Addiction is an illness if not a physical one, surely mental illness shouldn't be ignored because it is difficult to treat? I agree that an addict has to have the will to try and 'kick' their habit, but that shouldn't exclude them from being treated and treated with compassion. Many try for years before they succeed, I accept that some never succeed but they still need support to keep trying. Their illness may have stemmed from their addiction but many diseases stem from lifestyle choices and yet we do not question those?
Response from MrsH. made on 16th Aug 2017 01:25:27
I am amazed that Addiction is considered not to be a health problem in the 21st century. Addiction is most definitely an illness, and though many people manage to cope with life, without requiring a crutch, there are also many people who do require it. Addiction is not something that happens overnight, and it is not chosen. Addiction does not affect everyone, for some there is an internal 'switch' that pings off when they've had enough, but for other's that switch cannot be turned off. Science has proved this as a fact.
In my career, I met with people who had IQ's well above the Normal range, yet they had required help for Addiction. Intelligence would normally show a substance of whatever kind should not be taken, yet they do it. On the other hand, I met with people who had lost everything, through no fault of their own, like a car crash that kills a whole family, leaving no-one behind except for this one person. They endure pain beyond belief, but don't feel it necessary to have some sedation to help them sleep. Their level of resistance is entirely different, not stronger or more sensible, just different. The person who goes to the Pub each night, because their home is empty of company, has a greater chance of becoming addicted to alcohol, but it does not happen to all of them.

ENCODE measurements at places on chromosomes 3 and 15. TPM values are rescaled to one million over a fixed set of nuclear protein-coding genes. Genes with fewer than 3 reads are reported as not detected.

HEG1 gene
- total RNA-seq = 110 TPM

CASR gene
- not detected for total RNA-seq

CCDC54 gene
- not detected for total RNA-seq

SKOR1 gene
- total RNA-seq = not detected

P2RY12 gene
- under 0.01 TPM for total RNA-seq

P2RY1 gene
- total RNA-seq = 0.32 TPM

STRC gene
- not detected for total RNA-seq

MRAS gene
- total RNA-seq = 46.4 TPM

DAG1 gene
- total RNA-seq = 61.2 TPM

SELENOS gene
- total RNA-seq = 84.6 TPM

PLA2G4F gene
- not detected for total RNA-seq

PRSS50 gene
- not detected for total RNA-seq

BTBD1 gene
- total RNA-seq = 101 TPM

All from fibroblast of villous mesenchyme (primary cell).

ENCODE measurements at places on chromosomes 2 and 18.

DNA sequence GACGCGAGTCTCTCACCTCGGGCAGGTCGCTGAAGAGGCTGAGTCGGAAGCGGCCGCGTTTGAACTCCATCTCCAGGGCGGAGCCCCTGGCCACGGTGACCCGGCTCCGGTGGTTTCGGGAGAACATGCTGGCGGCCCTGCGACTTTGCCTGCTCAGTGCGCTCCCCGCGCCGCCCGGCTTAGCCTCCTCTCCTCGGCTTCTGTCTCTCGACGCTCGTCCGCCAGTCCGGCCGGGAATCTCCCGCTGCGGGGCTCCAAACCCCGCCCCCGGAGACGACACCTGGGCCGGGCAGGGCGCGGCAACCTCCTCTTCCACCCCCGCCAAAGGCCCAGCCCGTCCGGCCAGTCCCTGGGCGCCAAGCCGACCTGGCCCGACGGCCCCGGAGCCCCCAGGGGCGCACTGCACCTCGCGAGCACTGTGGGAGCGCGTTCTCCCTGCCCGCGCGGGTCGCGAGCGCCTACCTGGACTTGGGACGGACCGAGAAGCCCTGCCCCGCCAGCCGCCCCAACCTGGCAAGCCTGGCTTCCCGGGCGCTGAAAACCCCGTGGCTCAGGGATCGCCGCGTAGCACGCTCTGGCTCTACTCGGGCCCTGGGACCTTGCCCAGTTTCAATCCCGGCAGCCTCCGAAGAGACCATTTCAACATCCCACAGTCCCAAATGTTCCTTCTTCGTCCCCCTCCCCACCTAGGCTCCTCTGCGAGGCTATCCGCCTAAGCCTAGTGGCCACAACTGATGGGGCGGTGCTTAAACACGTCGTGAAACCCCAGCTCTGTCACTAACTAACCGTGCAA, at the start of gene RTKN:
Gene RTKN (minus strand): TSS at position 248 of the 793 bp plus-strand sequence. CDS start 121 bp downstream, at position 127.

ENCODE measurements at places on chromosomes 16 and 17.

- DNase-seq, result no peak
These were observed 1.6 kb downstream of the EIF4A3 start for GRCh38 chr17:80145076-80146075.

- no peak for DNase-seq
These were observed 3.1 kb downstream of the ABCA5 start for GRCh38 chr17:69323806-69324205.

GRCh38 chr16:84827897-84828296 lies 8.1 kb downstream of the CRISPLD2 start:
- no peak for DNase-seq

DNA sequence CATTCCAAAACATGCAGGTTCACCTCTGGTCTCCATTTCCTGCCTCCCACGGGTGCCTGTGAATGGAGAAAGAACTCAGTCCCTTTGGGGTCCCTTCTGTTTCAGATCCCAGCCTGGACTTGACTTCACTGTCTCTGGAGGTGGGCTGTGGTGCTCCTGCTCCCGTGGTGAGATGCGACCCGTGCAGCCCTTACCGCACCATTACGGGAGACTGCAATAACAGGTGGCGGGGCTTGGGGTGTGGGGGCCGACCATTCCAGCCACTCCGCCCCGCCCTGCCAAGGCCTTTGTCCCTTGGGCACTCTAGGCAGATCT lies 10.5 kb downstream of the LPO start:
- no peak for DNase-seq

We cannot generalise about a person who is right or wrong, or what they begin with will shorten their life-span, because there are people who live to be very old indeed, who have smoked all of their adult lives, while another person dies prematurely, for having made the same choice.
Compassion is something we all need at some point in our lives as human beings. Better to give it, too. As who knows when we may need it for ourselves. Kindness doesn't cost anything, neither does love and support. If we all offered it to someone, there might never be a need for some people to need the crutch they find themselves taking and relying on. Just holding the hand of someone in emotional or physical pain can make It easier to bare. Like-wise, it could help us too, one day.